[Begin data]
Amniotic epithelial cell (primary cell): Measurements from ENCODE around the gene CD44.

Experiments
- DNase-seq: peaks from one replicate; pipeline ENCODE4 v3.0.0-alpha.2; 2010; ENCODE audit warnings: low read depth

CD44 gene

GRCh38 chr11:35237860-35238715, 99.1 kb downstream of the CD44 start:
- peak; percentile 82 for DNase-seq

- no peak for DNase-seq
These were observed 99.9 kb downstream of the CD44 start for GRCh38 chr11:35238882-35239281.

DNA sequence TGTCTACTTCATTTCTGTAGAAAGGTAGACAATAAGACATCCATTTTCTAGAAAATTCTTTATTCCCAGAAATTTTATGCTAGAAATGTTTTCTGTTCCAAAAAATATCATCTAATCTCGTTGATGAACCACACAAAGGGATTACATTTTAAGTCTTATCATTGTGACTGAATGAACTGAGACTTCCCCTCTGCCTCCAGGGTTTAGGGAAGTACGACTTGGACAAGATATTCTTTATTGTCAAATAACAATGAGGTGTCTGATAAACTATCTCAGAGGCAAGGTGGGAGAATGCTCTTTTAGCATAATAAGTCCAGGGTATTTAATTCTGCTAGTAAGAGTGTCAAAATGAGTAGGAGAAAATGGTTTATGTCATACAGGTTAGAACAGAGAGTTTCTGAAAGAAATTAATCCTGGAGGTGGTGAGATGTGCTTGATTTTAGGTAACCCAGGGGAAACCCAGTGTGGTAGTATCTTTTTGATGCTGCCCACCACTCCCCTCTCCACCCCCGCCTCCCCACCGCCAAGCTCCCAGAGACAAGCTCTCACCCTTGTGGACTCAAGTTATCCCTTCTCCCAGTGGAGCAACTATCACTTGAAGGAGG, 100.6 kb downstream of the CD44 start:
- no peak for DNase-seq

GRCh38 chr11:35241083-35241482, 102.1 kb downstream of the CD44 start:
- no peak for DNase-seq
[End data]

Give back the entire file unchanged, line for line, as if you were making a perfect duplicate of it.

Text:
Amniotic epithelial cell (primary cell): Measurements from ENCODE around the gene CD44.

Experiments
- DNase-seq: peaks from one replicate; pipeline ENCODE4 v3.0.0-alpha.2; 2010; ENCODE audit warnings: low read depth

CD44 gene

GRCh38 chr11:35237860-35238715, 99.1 kb downstream of the CD44 start:
- peak; percentile 82 for DNase-seq

- no peak for DNase-seq
These were observed 99.9 kb downstream of the CD44 start for GRCh38 chr11:35238882-35239281.

DNA sequence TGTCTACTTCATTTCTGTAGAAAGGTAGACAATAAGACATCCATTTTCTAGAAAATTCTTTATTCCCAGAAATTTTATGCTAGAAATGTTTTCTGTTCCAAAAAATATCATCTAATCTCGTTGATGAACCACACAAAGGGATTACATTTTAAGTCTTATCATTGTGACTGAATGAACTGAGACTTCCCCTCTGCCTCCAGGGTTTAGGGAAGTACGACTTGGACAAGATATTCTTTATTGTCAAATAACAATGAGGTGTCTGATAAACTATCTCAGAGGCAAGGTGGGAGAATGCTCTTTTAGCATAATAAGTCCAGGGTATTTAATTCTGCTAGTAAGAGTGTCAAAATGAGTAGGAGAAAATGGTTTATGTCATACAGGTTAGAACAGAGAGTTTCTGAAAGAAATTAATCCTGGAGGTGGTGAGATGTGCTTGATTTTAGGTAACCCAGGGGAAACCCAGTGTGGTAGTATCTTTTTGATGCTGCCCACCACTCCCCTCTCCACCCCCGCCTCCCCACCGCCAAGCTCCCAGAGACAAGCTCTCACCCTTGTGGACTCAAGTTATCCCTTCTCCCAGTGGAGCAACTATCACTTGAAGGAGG, 100.6 kb downstream of the CD44 start:
- no peak for DNase-seq

GRCh38 chr11:35241083-35241482, 102.1 kb downstream of the CD44 start:
- no peak for DNase-seq